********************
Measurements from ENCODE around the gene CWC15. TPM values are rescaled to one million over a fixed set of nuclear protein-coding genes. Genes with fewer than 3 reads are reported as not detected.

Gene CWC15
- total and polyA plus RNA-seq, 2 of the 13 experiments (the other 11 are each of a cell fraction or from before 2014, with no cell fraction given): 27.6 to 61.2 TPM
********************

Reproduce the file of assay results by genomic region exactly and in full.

Measurements from ENCODE around the gene CWC15. TPM values are rescaled to one million over a fixed set of nuclear protein-coding genes. Genes with fewer than 3 reads are reported as not detected.

Gene CWC15
- total and polyA plus RNA-seq, 2 of the 13 experiments (the other 11 are each of a cell fraction or from before 2014, with no cell fraction given): 27.6 to 61.2 TPM